Pineapple ExpressPineapple Express is the pot-laden action/comedy event of the summer starring Seth Rogen and James Franco and directed by David Gordon Green, a director typically associated with smaller, dramatically intense films like Snow Angels and All the Real Girls. Luckily the script (penned by Rogen and writing buddy Evan Goldberg) works with Green’s style and the film mixes comedy, action and even a tiny bit of drama to create a near-perfect mixture of hilarity and enjoyably absurd action. And to back up the film, executive producers Rogen, Goldberg, Green, Shauna Robertson and the pervasive Judd Apatow have selected these 15 tracks.

While the music on the Pineapple Express soundtrack doesn’t seem to have a real throughline, it could be argued that neither does the film itself, so perhaps it’s a perfect fit. Interestingly, the album opens with the film’s theme song “Pineapple Express” by Huey Lewis and the News (a song that actually runs over the credits). And while the song might sound like one of the band’s hits from the ’80s, it’s actually an original written specifically for the film. Says director Green, “Our only input was, we told him we wanted it to sound like his ’80s work that we loved so much. And we wanted to have the plot in it. And we wanted him to say the title as many times as he could.” And Lewis has accomplished exactly that. The song is filled with alto sax and gives a rather vague (unless you’ve seen the film) recounting of the basic plot. It’s a great way to open the album, but it makes you wonder why the song is stuck over the credits instead of opening the film.

The rest of the album is an eclectic mix of old-school rap and R&B, including Cypress Hill’s “Dr. Greenthumb”, Public Enemy’s “Lost At Birth”, Bel Biv Devoe’s “Poison”, and most memorably, Bone Thugs-n-Harmony’s “Tha Crossroads.” It seems like the album might have benefited from a bit more of this type of music, at least by creating a general sense of musical style. But some of the unexpectedness would have been lost. And Brother Noland’s Hawaiian track “Coconut Girl” might have been nudged out. It’s the most surprising track on the album, at least to me. As someone who lived in Hawaii for several years and has a few Brother Noland albums, I still never thought I’d hear his voice on a soundtrack for a major Hollywood film. And it’s a very welcome addition.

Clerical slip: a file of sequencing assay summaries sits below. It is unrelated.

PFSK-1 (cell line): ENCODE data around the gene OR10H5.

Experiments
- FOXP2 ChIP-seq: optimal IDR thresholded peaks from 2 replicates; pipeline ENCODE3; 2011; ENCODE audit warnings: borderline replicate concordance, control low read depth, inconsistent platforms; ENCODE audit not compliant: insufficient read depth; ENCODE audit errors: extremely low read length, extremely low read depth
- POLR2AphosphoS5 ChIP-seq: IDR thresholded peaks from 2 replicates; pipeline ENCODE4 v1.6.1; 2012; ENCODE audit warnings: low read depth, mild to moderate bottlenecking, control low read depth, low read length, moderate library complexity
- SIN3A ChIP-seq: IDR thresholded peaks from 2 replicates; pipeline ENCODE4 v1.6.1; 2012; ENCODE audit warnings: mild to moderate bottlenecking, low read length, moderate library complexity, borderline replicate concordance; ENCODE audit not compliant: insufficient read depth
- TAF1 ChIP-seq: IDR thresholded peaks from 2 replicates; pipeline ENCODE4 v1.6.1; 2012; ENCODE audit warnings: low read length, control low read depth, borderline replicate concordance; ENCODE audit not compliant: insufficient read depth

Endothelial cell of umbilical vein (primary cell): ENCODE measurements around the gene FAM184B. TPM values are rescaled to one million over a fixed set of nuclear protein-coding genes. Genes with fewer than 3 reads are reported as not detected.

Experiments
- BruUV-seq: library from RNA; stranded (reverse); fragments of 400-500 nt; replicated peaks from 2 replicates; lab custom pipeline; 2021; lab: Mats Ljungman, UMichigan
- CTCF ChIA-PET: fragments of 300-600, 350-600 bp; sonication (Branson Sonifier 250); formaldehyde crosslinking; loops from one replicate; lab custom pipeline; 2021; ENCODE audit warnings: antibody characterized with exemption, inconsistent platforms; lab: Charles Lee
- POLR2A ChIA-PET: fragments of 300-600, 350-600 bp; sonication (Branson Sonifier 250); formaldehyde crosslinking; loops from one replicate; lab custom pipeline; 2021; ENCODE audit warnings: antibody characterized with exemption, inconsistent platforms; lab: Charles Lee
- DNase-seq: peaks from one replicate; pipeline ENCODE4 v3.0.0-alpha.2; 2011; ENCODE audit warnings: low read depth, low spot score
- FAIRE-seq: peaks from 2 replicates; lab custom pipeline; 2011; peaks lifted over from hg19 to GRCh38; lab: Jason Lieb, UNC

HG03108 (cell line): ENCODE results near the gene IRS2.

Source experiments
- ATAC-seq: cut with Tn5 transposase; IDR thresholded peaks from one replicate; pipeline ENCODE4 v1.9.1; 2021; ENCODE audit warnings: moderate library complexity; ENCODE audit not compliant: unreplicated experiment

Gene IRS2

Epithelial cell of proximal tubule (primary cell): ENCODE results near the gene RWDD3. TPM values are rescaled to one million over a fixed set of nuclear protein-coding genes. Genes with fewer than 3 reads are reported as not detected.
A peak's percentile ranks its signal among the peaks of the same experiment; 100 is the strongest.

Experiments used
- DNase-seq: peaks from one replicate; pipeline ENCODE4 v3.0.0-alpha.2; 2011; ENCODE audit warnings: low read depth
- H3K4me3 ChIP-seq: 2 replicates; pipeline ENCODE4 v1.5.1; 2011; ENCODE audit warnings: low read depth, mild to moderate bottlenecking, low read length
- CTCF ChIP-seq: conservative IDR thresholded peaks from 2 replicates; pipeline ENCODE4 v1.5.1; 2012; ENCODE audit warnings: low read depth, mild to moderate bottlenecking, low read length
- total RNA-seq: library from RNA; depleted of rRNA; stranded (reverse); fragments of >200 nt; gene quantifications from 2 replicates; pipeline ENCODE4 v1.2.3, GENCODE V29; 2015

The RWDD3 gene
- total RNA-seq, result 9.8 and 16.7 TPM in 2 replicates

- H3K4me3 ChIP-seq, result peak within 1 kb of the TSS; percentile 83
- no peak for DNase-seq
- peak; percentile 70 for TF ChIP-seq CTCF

Spiritualized’s floating near-epic track “I Didn’t Mean To Hurt You” is another enjoyably diverse addition as are the two score tracks by Graeme Revell. Revell is known for his action scores, including Sin City, The Chronicles of Riddick and Street Kings. His high-energy work here fits in nicely with the rest of the music and leaves you wondering whether a separate score album will be released.

Probably the biggest drawback to the soundtrack is that M.I.A.’s “Paper Planes,” the song that made the Pineapple Express trailer an instant hit, isn’t included in either the film or the soundtrack. It’s understandable that a trailer song might not make the film itself, but it’s definitely missed from the soundtrack.

Zach’s Rating: B
Perfect For: A road trip mix
Stay Away if: You’re looking for M.I.A.’s “Paper Planes”
Buy this on Itunes: “Pineapple Express” by Huey Lewis and the News

To purchase the soundtrack for Pineapple Express, visit Amazon

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